There’s a reason why plenty of dress codes exist. Parents don’t want to feel unsafe shipping their kids off to school each morning because they’re worried their sons’ and daughters’ classmates will wear shirts or other articles of clothing that might align them with violent gangs, for instance. Or girls in too-too-short skirts? Inappropriate. There’s simply no place for making kids feel uncomfortable as a result of what their classmates are wearing, or what they’re not wearing, as might be the case.
For Kamryn Renfro, 9, of Grand Junction, Colo., what she didn’t have on might have technically violated her school’s dress code — although if there were ever a case for an exception, this was it.
Renfro’s good friend is battling cancer, according to 9 News in Denver. So in support of Delaney Clements, 11, who is stricken with neuroblastoma and sporting a bald head while she undergoes chemotherapy treatments, Renfro shaved her head, too. She did it with her parent’s permission, although it was apparently in violation of her school’s dress code policy.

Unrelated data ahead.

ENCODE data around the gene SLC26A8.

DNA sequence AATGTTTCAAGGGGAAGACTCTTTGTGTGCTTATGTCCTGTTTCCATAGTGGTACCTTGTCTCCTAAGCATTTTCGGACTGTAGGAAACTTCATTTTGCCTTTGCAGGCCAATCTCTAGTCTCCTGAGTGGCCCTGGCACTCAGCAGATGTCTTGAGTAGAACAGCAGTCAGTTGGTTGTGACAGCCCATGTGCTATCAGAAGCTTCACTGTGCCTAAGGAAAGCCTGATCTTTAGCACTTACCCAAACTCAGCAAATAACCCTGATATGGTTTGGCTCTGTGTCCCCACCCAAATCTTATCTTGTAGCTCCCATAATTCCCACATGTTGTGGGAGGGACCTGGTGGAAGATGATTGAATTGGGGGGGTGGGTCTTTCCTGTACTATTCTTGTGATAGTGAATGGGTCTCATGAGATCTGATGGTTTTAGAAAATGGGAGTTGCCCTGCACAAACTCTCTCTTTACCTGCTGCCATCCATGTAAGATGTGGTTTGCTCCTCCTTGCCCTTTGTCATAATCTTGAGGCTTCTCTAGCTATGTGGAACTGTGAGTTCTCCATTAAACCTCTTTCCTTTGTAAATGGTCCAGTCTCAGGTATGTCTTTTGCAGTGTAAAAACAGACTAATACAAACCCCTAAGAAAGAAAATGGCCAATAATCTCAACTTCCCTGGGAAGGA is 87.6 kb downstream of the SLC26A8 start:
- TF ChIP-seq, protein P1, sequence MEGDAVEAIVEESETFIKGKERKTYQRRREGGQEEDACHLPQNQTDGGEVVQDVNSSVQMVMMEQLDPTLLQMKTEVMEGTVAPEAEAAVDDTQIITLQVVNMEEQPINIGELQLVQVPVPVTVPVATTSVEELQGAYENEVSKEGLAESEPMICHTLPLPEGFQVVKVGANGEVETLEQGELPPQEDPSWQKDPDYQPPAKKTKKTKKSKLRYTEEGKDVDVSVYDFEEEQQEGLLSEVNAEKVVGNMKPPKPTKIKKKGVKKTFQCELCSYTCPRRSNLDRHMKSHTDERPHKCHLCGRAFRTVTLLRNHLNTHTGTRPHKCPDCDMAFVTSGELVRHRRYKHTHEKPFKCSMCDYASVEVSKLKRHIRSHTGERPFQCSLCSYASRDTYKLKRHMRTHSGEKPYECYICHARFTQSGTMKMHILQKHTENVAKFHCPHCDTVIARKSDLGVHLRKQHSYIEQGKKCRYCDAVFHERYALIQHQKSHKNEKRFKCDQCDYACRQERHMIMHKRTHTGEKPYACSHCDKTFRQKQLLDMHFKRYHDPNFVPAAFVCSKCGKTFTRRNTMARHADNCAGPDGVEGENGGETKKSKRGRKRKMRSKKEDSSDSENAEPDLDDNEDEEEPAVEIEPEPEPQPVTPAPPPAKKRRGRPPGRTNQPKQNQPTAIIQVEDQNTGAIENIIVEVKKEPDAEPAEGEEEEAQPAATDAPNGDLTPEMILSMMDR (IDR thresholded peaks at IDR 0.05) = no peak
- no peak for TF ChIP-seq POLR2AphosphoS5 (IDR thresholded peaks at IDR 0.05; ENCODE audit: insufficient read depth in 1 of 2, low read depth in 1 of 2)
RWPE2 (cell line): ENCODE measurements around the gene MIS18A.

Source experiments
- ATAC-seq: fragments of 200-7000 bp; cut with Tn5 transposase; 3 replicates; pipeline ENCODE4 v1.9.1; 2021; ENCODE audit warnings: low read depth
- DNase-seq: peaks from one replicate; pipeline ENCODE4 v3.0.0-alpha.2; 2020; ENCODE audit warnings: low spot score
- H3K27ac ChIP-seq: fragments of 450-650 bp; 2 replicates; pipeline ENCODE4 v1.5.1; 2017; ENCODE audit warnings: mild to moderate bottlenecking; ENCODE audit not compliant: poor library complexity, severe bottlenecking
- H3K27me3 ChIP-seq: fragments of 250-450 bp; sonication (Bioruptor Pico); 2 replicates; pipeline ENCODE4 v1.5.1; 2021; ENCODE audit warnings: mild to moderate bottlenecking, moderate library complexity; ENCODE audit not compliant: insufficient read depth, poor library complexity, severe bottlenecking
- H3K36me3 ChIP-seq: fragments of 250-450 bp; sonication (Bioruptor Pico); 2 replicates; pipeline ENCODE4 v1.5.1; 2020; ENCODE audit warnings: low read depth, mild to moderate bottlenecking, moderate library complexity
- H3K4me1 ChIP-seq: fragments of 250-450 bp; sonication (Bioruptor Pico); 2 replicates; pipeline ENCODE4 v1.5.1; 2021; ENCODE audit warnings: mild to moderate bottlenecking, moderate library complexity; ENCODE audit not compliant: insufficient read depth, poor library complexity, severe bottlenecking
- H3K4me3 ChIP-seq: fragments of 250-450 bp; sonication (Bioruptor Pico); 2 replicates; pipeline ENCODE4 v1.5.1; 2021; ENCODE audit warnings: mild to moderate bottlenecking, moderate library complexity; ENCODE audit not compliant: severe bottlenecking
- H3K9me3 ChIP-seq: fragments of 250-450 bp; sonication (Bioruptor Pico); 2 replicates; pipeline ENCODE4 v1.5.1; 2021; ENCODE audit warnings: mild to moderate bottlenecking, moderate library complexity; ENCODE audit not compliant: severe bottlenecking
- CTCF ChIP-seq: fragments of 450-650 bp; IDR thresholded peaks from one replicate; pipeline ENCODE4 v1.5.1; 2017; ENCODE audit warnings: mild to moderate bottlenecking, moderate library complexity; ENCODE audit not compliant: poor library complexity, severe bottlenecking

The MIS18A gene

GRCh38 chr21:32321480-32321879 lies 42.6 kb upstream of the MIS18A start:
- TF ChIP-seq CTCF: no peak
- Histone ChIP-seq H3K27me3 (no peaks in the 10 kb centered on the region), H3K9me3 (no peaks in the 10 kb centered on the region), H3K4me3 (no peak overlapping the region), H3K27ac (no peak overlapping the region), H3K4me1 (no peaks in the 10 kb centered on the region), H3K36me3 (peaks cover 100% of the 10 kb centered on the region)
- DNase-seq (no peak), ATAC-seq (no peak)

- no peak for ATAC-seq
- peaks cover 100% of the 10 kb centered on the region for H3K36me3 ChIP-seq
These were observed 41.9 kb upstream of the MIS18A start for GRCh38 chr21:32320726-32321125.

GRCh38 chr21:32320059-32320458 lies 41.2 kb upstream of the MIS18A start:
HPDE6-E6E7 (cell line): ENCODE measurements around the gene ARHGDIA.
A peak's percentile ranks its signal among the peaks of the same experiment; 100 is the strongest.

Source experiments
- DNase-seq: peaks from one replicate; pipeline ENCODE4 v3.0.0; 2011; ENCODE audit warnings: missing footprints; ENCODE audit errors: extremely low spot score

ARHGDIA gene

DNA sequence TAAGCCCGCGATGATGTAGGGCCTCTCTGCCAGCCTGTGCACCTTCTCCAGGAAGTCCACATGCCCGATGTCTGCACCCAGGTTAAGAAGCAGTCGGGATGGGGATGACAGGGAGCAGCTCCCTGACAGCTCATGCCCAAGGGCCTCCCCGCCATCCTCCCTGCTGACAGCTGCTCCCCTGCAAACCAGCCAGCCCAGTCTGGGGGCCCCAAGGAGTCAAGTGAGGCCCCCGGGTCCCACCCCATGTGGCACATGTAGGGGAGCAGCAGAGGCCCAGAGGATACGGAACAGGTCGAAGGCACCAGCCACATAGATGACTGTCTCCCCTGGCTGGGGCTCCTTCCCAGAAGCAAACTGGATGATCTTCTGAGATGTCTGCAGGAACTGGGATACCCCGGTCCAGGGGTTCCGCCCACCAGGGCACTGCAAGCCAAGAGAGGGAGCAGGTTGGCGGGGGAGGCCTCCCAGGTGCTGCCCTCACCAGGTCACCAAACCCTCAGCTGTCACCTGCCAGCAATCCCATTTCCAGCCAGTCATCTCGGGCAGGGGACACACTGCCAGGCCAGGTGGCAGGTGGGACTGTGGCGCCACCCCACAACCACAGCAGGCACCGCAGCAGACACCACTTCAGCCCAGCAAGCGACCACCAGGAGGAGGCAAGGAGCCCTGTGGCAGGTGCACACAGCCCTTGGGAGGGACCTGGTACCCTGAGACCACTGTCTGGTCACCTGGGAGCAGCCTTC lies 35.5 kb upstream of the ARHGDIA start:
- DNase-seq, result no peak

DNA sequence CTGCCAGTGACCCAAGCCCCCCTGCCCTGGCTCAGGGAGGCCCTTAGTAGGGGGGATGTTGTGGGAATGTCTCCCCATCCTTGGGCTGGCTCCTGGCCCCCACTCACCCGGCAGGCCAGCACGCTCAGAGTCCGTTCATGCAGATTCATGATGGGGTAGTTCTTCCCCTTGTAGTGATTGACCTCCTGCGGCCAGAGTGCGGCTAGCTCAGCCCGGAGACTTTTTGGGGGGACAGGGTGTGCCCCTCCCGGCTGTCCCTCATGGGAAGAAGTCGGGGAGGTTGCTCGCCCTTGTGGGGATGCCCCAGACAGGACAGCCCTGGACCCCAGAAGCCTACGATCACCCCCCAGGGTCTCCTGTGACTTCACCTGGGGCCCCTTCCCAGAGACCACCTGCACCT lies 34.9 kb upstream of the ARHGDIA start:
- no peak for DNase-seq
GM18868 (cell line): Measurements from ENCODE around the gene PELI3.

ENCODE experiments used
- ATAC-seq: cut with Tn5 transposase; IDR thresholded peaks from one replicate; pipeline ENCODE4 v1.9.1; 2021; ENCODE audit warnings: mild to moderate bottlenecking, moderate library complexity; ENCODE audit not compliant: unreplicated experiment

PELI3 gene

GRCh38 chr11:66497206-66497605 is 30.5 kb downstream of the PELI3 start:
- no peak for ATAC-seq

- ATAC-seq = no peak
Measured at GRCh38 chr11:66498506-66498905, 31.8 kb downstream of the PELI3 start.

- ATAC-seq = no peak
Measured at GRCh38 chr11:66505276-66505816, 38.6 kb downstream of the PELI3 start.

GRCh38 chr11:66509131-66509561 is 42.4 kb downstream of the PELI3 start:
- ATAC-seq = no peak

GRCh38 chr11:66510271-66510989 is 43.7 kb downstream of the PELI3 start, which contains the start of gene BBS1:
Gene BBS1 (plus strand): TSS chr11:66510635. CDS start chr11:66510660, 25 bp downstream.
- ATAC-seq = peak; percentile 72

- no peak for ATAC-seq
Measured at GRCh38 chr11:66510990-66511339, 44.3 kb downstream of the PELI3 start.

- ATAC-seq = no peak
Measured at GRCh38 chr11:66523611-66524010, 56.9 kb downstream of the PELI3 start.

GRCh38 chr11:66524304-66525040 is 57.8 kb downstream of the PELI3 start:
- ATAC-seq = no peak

The school stood by their decision to suspend Renfro.
“Caprock Academy does have a detailed dress code policy, which was created to promote safety, uniformity, and a non-distracting environment for the school’s students. Under this policy, shaved heads are not permitted,” Catherine Norton Breman, President and Chair of Caprock Academy Board of Directors, said.
Presumably Renfro’s voluntary bald head is considered a distraction, but you would think it would be one of the best kind of distractions since it’s raising awareness of childhood cancer — and compassionate acts.
Also, and most importantly? Renfro’s show of solidarity “made me feel very special and that I’m not alone,” Clements told 9 News.
It remains to be seen if the school will change its mind — the school board is meeting tonight to discuss “the situation.”
Who wants to bet the publicity this story has garnered will shame them into reversing their decision by the morning? (See: The boy who was disallowed from bringing his My Little Pony backpack to school. Spoiler alert — the good guy usually wins in these cases when there’s lots of public shaming of ignorant school officials.)
But wouldn’t it have been nice if the school had made “the situation” a positive one at the outset? Students are not nameless, faceless individuals who all happen to have hair. They are people with feelings and opinions. Dress codes can be important, sure. But looking beyond the clothing and the hairstyles — at exceptional times is teaching a more important lesson than following every rule as it has been written.
Screenshot via 9 News
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